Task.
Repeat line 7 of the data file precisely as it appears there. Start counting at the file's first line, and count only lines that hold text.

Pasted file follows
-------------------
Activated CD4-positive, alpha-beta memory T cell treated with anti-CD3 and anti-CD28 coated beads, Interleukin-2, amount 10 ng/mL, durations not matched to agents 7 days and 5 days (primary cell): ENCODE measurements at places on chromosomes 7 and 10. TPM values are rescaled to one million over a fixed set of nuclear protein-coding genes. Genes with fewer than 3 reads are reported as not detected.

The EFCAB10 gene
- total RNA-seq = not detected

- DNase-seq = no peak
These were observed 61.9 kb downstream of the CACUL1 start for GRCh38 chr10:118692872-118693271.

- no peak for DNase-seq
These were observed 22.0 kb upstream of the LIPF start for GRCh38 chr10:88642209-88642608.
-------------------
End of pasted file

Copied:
These were observed 22.0 kb upstream of the LIPF start for GRCh38 chr10:88642209-88642608.